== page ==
What does it mean to talk about law as theater, to speak about the "performance" of transactions as mundane as the sale of a pig or as agonizing as receiving compensation for a dead kinsman? In Dark Speech, Robin Chapman Stacey explores such questions by examining the interaction between performance and law in Ireland between the seventh and ninth centuries.
Exposing the inner workings of the Irish legal system, Stacey examines the manner in which publicly enacted words and silences were used to construct legal and political relationships in a society where traditional hierarchies were very much in flux.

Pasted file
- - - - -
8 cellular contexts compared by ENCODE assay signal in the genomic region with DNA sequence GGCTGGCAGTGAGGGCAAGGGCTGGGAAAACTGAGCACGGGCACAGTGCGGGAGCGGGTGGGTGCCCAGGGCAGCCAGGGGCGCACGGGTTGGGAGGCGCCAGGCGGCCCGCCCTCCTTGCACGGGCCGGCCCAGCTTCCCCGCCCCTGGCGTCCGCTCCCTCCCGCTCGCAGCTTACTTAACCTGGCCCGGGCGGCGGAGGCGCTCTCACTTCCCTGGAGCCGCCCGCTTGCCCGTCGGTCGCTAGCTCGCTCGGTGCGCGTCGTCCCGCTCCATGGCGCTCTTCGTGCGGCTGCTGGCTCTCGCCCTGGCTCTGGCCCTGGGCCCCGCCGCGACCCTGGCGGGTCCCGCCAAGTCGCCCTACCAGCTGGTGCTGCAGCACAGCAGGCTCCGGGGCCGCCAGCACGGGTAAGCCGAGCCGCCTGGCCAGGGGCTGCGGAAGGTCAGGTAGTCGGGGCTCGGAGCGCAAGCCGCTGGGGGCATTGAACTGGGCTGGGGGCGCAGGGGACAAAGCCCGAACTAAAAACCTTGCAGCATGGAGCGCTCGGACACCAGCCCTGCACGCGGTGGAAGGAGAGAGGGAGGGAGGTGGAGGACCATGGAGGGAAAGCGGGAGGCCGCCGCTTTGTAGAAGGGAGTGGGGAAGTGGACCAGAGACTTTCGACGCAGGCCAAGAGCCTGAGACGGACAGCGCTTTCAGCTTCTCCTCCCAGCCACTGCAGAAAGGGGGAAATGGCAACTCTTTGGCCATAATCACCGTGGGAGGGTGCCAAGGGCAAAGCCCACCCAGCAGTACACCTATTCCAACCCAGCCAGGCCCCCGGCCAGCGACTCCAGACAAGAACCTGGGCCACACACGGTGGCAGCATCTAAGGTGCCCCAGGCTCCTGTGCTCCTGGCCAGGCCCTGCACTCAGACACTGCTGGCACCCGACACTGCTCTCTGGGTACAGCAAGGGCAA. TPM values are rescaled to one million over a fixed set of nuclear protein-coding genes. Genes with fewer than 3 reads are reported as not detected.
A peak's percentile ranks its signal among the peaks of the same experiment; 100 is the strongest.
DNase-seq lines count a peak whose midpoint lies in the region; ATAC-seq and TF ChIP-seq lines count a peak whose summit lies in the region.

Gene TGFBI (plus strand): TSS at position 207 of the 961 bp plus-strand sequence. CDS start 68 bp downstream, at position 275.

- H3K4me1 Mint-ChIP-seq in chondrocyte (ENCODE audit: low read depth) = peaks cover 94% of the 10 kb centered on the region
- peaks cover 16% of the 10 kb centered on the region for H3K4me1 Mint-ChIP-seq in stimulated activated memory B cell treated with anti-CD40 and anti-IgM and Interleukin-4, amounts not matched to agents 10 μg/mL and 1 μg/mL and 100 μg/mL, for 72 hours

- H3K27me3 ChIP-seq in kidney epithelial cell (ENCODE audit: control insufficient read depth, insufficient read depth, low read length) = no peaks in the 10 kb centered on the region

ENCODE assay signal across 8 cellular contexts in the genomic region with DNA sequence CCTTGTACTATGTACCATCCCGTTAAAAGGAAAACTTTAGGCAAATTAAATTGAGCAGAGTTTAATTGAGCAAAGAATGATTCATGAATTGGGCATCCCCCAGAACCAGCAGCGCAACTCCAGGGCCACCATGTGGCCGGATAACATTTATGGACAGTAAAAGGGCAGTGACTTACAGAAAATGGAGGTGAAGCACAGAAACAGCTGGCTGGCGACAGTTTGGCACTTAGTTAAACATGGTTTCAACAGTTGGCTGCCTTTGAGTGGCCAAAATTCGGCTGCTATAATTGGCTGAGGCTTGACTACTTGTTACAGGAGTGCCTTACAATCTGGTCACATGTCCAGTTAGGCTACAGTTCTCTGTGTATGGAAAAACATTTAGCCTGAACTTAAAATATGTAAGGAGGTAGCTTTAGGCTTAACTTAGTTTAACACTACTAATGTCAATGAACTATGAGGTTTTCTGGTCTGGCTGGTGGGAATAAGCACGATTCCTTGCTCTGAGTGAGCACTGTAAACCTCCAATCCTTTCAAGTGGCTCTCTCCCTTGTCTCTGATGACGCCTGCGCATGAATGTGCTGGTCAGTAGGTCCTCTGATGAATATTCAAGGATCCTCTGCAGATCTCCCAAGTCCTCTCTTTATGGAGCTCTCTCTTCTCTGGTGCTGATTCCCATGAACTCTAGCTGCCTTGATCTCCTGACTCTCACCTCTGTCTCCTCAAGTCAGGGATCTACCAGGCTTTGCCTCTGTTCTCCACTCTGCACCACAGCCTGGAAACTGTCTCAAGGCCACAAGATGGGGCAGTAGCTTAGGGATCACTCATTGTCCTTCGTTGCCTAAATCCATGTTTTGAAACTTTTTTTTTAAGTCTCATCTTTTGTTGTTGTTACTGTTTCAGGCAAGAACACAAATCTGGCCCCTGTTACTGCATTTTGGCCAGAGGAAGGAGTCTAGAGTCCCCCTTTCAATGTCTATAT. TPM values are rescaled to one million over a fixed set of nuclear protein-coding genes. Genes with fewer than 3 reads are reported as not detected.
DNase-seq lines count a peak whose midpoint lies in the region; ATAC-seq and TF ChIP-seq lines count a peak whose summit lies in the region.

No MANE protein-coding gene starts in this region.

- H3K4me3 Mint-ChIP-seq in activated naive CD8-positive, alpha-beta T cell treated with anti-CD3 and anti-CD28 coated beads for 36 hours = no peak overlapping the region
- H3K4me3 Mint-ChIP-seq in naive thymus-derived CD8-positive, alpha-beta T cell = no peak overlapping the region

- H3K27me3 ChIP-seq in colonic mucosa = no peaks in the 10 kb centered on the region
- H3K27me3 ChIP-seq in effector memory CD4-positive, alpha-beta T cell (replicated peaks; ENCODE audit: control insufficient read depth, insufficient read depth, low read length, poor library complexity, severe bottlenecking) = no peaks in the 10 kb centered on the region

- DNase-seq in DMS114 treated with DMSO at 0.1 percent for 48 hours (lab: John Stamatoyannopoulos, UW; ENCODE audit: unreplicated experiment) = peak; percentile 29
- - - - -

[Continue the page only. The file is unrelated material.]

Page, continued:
Law in early Ireland was a verbal art, grounded as much in aesthetics as in the enforcement of communal norms. In contrast with modern law, no sharp distinction existed between art and politics. Visualizing legal events through the lens of procedure, Stacey helps readers recognize the creative, fluid, and inherently risky nature of these same events.
While many historians have long realized the mnemonic value of legal drama to the small, principally nonliterate societies of the early Middle Ages, Stacey argues that the appeal to social memory is but one aspect of the role played by performance in early law. In fact, legal performance (like other more easily recognized forms of verbal art) created and transformed as much as it recorded.
Winner of the 2007 James S. Donnelly, Sr., Prize for Books on History and Social Sciences from the American Conference for Irish Studies